Passing under the Grand Pont, I mounted the Rue Pepinet, and reached the Place of St. Francis. In a drawing-room of the Hôtel Gibbon I found a portrait of the great man after whom it is named, and a wretched cut done at Lausanne sixty years before, representing a small pavilion standing below a terrace, with a large house looking over the trees, to the right of the site now occupied by the caravansary. The proprietor of the hotel was absent, but the secretary informed me, in reply to my questions, that he believed Gibbon wrote the last volume of his

History' in the extreme left-hand corner at the bottom of the garden. My own researches, however, proved that Gibbon's pavilion occupied the upper and north-east corner, beneath the terrace on which the hotel stands.

At the bottom of the garden was a green summer-house of recent construction, and a want of faith took possession of me. The locality did not correspond to the engraving, and my inquiries were only commencing.

The hotel is an imposing edifice on an elevated plain, whence one descends by stone steps to pleasure grounds that roll in undulating lines to the wall at its southern extremity. A fountain throws up its bright spray, and trees, shrubs, green lawns, bright flowers, and tuneful birds, make a charming ensemble, especially enjoyable when from the terrace and its handsome embrasures the eye looks also on the city, the lake, and the surrounding mountains.

A secretary there at first said that Gibbon's house had been pulled down to make way for the establishment of a photographer. He made every possible effort to gratify my curiosity, but his ideas were so confused that I begged him to obtain further knowledge on the subject. After some reflection he left me, and, having repaired to different persons, said on his return: 'I believe that Mr. Gibbon resided at La Grotte, but I do not know the number.'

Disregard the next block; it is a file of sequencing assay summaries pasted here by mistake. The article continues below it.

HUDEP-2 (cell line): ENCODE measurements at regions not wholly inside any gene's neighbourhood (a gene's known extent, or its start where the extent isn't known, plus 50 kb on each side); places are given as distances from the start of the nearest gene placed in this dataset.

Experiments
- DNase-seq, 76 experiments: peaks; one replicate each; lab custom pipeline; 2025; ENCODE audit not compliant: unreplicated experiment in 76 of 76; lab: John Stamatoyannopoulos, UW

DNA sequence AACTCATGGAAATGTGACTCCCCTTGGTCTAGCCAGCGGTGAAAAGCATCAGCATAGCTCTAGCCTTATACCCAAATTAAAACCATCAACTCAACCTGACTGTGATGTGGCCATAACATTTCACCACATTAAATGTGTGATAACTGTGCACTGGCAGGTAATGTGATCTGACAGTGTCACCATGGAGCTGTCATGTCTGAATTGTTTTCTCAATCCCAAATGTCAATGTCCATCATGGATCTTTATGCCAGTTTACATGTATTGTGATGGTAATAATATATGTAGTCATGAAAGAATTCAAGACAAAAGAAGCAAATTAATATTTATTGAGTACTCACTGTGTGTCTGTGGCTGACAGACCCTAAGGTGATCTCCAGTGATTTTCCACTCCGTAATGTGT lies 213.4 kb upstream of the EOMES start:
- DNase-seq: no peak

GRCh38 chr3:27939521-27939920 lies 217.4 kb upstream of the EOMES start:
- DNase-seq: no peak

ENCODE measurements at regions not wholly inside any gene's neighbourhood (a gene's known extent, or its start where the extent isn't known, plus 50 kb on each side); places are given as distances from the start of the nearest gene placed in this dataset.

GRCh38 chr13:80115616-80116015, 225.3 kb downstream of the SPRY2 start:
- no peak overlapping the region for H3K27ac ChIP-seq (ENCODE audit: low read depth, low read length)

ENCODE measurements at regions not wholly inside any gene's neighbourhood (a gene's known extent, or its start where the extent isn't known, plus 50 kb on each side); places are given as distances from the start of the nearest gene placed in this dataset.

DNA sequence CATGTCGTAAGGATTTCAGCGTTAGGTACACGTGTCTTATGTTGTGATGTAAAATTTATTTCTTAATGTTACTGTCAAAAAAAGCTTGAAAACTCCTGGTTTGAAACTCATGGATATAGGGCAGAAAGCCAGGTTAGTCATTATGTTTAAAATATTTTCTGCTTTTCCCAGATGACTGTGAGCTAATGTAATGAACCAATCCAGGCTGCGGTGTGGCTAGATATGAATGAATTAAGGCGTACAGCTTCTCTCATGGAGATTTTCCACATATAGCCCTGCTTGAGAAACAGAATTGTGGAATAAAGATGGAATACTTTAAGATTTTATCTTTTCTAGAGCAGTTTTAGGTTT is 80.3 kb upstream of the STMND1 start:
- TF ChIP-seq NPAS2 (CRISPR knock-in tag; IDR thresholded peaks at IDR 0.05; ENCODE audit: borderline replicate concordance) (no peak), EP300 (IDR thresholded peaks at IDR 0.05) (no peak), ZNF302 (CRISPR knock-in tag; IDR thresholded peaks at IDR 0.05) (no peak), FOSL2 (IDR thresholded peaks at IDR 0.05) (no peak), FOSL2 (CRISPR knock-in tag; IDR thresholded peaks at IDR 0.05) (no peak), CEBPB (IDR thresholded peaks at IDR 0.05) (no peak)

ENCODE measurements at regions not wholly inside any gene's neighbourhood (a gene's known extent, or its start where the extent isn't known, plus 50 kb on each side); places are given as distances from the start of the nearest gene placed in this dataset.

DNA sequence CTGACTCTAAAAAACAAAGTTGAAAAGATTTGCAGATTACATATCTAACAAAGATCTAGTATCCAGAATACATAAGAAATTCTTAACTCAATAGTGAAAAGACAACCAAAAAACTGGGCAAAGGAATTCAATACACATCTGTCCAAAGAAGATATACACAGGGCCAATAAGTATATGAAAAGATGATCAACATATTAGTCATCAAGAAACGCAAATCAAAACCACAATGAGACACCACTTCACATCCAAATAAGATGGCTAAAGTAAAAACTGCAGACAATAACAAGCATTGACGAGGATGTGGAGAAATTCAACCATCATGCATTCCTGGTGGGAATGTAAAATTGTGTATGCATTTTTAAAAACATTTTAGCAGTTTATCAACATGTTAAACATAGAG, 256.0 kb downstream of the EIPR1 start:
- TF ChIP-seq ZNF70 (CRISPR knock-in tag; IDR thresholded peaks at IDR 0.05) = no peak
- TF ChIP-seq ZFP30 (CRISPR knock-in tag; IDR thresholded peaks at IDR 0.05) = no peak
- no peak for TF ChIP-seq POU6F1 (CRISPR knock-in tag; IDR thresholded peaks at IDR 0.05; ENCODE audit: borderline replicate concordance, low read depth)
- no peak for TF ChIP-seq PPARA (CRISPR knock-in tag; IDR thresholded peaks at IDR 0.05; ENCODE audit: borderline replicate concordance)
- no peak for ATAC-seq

Calling a fiacre, I directed the coachman to La Grotte, and he drove me at a leisurely pace down the Rue du Petit Chêne. After some time, I ventured to inquire if we were not nearing our destination. * Excuse me, monsieur,' he replied, there are two places called La Grotte, one below and the other above. I don't know to which of the two you desire to go.'

'I wish to find the former residence of Mr. Gibbon, the historian.'

* Gibbon? Gibbon ?' he muttered in a lazy interrogative tone; I never heard of that name in this country, and I am sure there is no such gentleman or family in Lausanne.'

Truly, I thought, the memory of Gibbon is thoroughly effaced here, and in utter disgust I requested my sleepy Jehu to drive me back to the hotel.

Some time after the above incident a correspondent of Notes and Queries' overheard the following between a guest at the hotel and his wife : Whose portrait is that?' asked the lady. 'Gibbon, after whom the hotel is named.' . But who was Gibbon?' 'One of the English Royal Family! '

At length I found in the hotel one who said: 'I believe I know the house you are looking for,' and he conducted me to the residence of Madame Grenier.

My way became much smoother through the intelligence of Madame and M. Henri Grenier, but it still appears to me strange that so many difficulties and obstacles had to be surmounted before acquaintance was made with a spot which, less than half a century before, was a centre of world-wide attraction.

Since M. Constantin Grenier sold that part of the ancient property of La Grotte where the Hôtel Gibbon stands, efforts have been naturally made to attract attention to the hotel garden and its historical associations; and in this course the landlord has had the approval of the owners of La Grotte, who thus escaped the former horde of sightseers.

I shall never forget my feelings on finding myself in the house consecrated by the labours of Edward Gibbon.

From the first moment my interest was excited, my enthusiasm aroused; and my researches have since been prosecuted with a zealous pleasure which has known no interruption or satiety, but which has carried me far beyond the limits of my original intention.

La Grotte is [1879] the property and the residence of the Grenier family, one of the most esteemed and eminent in Switzerland. The Greniers inherited the estate from Colonel George de Molin de Montagny, grandfather of the present repre